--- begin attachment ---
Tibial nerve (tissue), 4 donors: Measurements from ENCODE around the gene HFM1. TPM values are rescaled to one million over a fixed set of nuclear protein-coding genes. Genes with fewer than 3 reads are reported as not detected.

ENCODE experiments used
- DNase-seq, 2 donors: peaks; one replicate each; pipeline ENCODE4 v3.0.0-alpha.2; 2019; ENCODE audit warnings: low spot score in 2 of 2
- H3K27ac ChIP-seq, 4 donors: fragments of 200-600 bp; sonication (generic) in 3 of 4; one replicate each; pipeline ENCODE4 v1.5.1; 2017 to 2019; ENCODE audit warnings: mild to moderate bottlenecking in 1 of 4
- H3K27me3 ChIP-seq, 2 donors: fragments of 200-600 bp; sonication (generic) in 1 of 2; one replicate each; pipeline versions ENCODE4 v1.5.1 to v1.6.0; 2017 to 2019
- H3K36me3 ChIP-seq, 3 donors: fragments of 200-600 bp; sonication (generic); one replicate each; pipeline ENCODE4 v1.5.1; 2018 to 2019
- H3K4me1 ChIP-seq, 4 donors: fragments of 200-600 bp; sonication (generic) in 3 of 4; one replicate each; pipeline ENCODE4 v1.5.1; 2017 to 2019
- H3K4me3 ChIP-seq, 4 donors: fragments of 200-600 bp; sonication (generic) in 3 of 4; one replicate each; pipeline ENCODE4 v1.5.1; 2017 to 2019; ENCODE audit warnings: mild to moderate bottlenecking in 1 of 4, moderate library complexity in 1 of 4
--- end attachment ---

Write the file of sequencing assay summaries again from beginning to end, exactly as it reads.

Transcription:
Tibial nerve (tissue), 4 donors: Measurements from ENCODE around the gene HFM1. TPM values are rescaled to one million over a fixed set of nuclear protein-coding genes. Genes with fewer than 3 reads are reported as not detected.

ENCODE experiments used
- DNase-seq, 2 donors: peaks; one replicate each; pipeline ENCODE4 v3.0.0-alpha.2; 2019; ENCODE audit warnings: low spot score in 2 of 2
- H3K27ac ChIP-seq, 4 donors: fragments of 200-600 bp; sonication (generic) in 3 of 4; one replicate each; pipeline ENCODE4 v1.5.1; 2017 to 2019; ENCODE audit warnings: mild to moderate bottlenecking in 1 of 4
- H3K27me3 ChIP-seq, 2 donors: fragments of 200-600 bp; sonication (generic) in 1 of 2; one replicate each; pipeline versions ENCODE4 v1.5.1 to v1.6.0; 2017 to 2019
- H3K36me3 ChIP-seq, 3 donors: fragments of 200-600 bp; sonication (generic); one replicate each; pipeline ENCODE4 v1.5.1; 2018 to 2019
- H3K4me1 ChIP-seq, 4 donors: fragments of 200-600 bp; sonication (generic) in 3 of 4; one replicate each; pipeline ENCODE4 v1.5.1; 2017 to 2019
- H3K4me3 ChIP-seq, 4 donors: fragments of 200-600 bp; sonication (generic) in 3 of 4; one replicate each; pipeline ENCODE4 v1.5.1; 2017 to 2019; ENCODE audit warnings: mild to moderate bottlenecking in 1 of 4, moderate library complexity in 1 of 4